Jonathan Talk about a property bubble bursting in Hong Kong has grown alongside one in mainland China. Nobody is saying Hong Kong’s real estate fundamentals are not intact
The natural reaction would have been to assume it was some off-market, one-of-a kind transaction that was more about specific circumstances than calling a macro event with far-reaching ramifications.
Therefore, it was surprising when last month Ackman placed a bet based on Hong Kong finally bringing the curtain down on its 28-year peg to the US greenback (between HK$7.75 to HK$7.85 to US$1). Others have played that wild card before without success. Still, whether a far-flung bet or not, his admission to the play at a recent investor conference certainly stoked the ongoing debate about whether the two currencies should remain joined at the hip.
With a US government fumbling with one ineffective fiscal policy after another against a backdrop of 9 percent-plus unemployment and interest rates near zero percent, such an economic environment coupled with Chinese growth has caused soaring inflation in the special administrative region of late (7.9 percent as of July). As a result, talk about a property bubble bursting in Hong Kong has grown alongside one in mainland China.
Many still believe a de-pegging of currencies remains unlikely. To them, Ackman’s bet is precisely that – a bet. For private equity real estate firms, the potential for currency separation is another reason to stay on the market sidelines. Exceptional situations aside, there is little going on in the market for dollars marked with high return expectations anyway, and the event of a separation between the Hong Kong dollar from its US counterpart could make for a fascinating window for those laden with dry powder when the time comes, particularly if the city’s investment market stays largely stagnant.
The outlook from Hong Kong-based firms is that a pricing correction is coming if things continue on their current trajectory. Just how much value is wiped off Hong Kong real estate – DTZ estimates the total value of the city’s invested property to be $184.5 billion – remains to be seen, with opinions varying between 15 percent and 30 percent.
Whatever the scale, it is clear that precipitating factors to such an event already are in play. In the month of July, office sales were down markedly, with one GP pointing to just seven strata sales (sales of individual office floors). “The significance of strata sales being down is a sign that local investors and speculators aren’t active,” he said. “We don’t think it’s a seasonal summer holiday issue, rather it’s reflective of the global situation.”
Real estate lenders already seem alive to Hong Kong’s situation. In March, the Hong Kong Monetary Authority was early to publish a guideline capping leverage at 50 percent for all commercial real estate investments, which obviously is curtailing buyer’s borrowing capabilities. Prior to its guideline, leverage levels were around 60 percent on average, occasionally creeping towards 70 percent.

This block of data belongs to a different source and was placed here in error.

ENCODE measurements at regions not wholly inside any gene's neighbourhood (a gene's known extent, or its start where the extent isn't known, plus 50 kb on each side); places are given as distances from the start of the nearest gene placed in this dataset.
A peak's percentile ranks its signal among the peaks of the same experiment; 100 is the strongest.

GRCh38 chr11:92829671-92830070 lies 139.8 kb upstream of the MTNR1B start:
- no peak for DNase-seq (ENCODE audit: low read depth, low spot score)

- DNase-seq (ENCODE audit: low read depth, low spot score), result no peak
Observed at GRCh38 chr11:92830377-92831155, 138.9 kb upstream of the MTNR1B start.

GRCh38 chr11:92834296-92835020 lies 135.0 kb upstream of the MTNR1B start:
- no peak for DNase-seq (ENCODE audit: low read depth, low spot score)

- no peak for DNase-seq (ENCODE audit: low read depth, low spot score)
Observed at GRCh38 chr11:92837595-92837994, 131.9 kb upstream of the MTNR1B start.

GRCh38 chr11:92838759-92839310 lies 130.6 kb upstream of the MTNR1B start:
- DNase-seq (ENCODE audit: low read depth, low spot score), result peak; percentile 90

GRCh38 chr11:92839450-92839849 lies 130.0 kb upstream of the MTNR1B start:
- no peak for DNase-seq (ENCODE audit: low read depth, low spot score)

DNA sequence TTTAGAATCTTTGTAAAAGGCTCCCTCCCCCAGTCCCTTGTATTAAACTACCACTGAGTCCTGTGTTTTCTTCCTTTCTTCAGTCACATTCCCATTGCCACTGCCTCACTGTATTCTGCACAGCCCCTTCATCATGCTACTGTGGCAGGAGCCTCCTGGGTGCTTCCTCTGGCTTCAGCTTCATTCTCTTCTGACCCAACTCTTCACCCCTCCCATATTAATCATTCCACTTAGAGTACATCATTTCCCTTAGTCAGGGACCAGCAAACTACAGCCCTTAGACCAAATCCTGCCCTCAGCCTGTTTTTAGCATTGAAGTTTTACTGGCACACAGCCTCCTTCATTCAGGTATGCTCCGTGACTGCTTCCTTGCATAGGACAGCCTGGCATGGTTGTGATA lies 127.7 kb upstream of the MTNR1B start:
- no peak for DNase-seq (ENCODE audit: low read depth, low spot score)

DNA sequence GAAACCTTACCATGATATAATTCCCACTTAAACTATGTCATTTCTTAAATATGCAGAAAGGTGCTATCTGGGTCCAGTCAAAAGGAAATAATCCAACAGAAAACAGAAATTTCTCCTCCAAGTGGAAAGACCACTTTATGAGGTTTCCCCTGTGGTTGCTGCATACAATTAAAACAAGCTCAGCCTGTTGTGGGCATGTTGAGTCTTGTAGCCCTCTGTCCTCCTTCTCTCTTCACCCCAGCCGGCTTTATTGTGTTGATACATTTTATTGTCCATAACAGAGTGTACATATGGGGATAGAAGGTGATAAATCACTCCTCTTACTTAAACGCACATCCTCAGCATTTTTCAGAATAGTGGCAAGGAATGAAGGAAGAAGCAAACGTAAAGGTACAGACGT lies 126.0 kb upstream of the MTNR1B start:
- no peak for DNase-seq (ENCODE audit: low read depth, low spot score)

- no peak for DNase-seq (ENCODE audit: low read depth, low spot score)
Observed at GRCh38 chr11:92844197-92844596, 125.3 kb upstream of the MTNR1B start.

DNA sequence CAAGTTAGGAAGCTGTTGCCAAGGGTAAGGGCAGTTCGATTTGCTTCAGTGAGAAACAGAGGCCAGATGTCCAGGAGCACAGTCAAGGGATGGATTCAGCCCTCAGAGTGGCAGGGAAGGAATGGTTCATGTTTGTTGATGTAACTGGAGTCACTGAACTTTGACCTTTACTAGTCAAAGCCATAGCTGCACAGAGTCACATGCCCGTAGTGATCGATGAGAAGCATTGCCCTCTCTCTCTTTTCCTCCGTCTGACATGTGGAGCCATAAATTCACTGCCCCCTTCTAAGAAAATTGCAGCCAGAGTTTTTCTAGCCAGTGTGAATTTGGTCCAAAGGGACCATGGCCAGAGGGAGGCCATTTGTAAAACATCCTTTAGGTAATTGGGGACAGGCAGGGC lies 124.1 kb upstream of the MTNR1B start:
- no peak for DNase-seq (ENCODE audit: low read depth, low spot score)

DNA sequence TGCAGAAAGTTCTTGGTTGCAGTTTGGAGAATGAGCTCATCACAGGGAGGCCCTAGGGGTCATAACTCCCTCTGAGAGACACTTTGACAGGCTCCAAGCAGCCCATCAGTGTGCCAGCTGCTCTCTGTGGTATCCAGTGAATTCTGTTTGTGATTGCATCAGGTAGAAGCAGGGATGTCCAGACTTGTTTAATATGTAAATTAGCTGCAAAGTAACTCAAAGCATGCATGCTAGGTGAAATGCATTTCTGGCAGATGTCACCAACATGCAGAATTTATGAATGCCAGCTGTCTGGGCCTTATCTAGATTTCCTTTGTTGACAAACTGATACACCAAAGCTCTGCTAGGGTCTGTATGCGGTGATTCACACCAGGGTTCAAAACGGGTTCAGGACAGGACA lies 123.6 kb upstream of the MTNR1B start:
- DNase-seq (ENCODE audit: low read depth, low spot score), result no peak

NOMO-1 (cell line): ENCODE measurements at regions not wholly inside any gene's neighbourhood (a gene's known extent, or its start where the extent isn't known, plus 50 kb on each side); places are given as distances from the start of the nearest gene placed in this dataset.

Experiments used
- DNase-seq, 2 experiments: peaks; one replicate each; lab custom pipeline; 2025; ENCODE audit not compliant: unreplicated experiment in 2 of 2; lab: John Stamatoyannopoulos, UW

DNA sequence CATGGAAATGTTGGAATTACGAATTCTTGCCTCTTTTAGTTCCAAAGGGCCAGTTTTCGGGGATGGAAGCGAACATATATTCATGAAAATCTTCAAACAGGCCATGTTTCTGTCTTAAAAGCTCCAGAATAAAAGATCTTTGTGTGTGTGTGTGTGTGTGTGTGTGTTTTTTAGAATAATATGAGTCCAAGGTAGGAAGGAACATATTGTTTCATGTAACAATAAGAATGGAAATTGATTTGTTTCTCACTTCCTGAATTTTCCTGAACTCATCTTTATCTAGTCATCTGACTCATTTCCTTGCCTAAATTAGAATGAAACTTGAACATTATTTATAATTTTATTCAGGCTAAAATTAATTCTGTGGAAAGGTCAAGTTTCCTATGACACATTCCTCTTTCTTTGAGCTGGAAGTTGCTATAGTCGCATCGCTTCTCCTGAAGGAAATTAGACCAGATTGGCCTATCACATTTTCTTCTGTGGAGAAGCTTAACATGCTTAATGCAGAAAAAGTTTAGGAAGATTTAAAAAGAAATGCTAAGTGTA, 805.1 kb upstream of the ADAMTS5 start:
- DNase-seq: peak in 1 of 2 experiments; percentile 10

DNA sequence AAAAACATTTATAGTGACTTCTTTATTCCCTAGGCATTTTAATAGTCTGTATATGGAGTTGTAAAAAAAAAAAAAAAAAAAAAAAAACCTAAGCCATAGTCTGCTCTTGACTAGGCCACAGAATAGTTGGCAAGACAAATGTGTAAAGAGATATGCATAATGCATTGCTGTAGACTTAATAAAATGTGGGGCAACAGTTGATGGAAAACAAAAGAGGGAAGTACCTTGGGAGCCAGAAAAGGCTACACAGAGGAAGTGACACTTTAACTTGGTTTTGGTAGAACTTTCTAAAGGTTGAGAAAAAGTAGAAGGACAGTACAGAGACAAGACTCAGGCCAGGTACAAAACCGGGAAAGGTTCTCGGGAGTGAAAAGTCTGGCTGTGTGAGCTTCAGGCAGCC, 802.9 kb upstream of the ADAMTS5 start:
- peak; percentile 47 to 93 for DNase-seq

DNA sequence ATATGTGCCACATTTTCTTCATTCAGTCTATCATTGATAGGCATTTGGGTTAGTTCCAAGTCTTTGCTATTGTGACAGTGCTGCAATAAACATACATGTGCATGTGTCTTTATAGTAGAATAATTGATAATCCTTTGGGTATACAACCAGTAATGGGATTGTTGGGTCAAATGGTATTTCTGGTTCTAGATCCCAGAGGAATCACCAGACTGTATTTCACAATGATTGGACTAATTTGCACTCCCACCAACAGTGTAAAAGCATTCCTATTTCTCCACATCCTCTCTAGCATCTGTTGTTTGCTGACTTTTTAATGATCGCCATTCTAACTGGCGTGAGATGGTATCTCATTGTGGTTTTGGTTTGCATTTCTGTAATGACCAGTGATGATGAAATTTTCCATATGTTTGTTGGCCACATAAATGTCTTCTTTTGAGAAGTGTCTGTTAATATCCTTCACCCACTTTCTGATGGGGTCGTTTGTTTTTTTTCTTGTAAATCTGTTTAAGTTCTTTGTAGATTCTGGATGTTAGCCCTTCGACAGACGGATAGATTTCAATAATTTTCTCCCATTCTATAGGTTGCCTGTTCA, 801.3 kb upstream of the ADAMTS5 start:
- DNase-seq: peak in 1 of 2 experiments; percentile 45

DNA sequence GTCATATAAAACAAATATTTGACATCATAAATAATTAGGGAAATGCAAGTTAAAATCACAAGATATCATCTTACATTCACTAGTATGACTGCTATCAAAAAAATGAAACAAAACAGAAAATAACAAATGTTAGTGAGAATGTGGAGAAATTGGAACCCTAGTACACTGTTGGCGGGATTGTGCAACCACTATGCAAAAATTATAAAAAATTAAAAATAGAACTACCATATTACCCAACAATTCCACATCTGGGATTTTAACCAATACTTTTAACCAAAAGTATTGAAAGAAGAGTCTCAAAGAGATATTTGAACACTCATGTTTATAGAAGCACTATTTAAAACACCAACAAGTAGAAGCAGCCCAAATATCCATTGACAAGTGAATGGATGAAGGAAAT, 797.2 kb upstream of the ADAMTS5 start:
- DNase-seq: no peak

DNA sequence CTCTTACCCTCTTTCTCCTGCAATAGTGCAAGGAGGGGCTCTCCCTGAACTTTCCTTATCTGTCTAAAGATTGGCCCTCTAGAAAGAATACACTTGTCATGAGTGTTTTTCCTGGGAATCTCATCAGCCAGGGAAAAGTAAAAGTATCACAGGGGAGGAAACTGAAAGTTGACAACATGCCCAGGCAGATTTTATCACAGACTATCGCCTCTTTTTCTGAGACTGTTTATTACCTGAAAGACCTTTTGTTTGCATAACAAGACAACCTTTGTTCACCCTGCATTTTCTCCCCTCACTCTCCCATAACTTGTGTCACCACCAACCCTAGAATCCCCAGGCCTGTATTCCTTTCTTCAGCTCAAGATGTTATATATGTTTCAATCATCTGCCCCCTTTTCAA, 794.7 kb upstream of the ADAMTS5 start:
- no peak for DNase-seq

Such leverage levels are not comparable to the 90 percent gearing that were permitted in the US or Europe immediately prior to the global financial crisis, so we should not expect swathes of defaults or distressed exits. More predictable is the lingering of a wide bid-ask spread. As such, off-market deals where sellers accept realistic corrections are really all private equity real estate firms can hope for.
Of course, when such a recalibration will happen is anyone’s guess. Speak to Andrew Moore, principal at Hong Kong-based Pamfleet, and you’ll hear it could take six months before the bubble deflates and sellers embrace reality. Speak to the bigger MGPA and you’ll hear predictions of a correction in one to two years.
Nobody is saying Hong Kong’s real estate fundamentals are not intact. There is leasing demand – Citibank just took 42,000 square feet at Swire Properties’ One Island East, for example. Development is tight too, with 2012’s and 2013’s projected combined supply reflecting that of half an average year. GDP forecasts still look good at 5.6 percent for 2011, and unemployment is at an enviably low 3.5 percent. Exceptions aside, however, the market’s pricing has become grossly positioned thanks to its macroeconomic vulnerabilities.
While Ackman can afford to make his bet, private equity real estate firms, which deal in bricks and mortar, should make their plays based on pricing relative to tenant demand. Such firms are better off watching to see what happens. If the currency does de-peg, there’s a buying window. In the meantime, as long as Hong Kong remains tied to the US, they would do better by waiting for a more locally-driven correction.
Talk about a property bubble bursting in Hong Kong has grown alongside one in mainland China.
Nobody is saying Hong Kong’s real estate fundamentals are not intact